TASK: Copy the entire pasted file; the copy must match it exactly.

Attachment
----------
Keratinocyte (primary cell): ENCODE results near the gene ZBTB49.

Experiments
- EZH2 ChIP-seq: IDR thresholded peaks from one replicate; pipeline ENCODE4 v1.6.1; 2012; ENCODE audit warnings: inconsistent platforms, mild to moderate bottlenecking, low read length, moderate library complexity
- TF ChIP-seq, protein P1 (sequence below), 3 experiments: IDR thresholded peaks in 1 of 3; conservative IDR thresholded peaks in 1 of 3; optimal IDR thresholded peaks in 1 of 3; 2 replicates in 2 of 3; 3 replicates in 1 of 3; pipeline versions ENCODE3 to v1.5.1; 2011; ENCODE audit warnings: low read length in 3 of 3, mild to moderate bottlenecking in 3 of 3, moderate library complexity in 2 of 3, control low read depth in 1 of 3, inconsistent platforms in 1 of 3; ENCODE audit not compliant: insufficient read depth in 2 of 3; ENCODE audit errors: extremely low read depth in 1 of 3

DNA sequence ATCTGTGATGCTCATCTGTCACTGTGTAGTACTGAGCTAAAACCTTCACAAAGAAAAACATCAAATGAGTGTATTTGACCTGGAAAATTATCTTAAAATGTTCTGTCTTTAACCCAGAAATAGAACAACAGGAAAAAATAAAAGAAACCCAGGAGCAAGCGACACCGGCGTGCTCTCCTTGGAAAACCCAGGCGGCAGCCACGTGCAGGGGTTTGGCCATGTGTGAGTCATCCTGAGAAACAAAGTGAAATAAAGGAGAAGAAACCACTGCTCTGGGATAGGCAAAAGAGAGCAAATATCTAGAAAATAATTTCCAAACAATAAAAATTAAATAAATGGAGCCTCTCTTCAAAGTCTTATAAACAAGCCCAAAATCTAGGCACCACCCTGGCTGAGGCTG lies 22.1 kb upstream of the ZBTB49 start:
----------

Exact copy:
Keratinocyte (primary cell): ENCODE results near the gene ZBTB49.

Experiments
- EZH2 ChIP-seq: IDR thresholded peaks from one replicate; pipeline ENCODE4 v1.6.1; 2012; ENCODE audit warnings: inconsistent platforms, mild to moderate bottlenecking, low read length, moderate library complexity
- TF ChIP-seq, protein P1 (sequence below), 3 experiments: IDR thresholded peaks in 1 of 3; conservative IDR thresholded peaks in 1 of 3; optimal IDR thresholded peaks in 1 of 3; 2 replicates in 2 of 3; 3 replicates in 1 of 3; pipeline versions ENCODE3 to v1.5.1; 2011; ENCODE audit warnings: low read length in 3 of 3, mild to moderate bottlenecking in 3 of 3, moderate library complexity in 2 of 3, control low read depth in 1 of 3, inconsistent platforms in 1 of 3; ENCODE audit not compliant: insufficient read depth in 2 of 3; ENCODE audit errors: extremely low read depth in 1 of 3

DNA sequence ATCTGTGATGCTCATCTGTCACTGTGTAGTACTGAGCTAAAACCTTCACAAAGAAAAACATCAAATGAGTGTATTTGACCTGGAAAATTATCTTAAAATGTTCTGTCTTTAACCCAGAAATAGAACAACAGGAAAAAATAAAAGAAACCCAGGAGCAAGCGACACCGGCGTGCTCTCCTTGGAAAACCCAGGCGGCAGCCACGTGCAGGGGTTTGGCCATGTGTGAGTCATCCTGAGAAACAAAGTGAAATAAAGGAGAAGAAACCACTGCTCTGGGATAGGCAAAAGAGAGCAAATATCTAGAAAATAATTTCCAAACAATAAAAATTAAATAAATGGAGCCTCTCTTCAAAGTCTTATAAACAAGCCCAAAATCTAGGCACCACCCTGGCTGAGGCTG lies 22.1 kb upstream of the ZBTB49 start: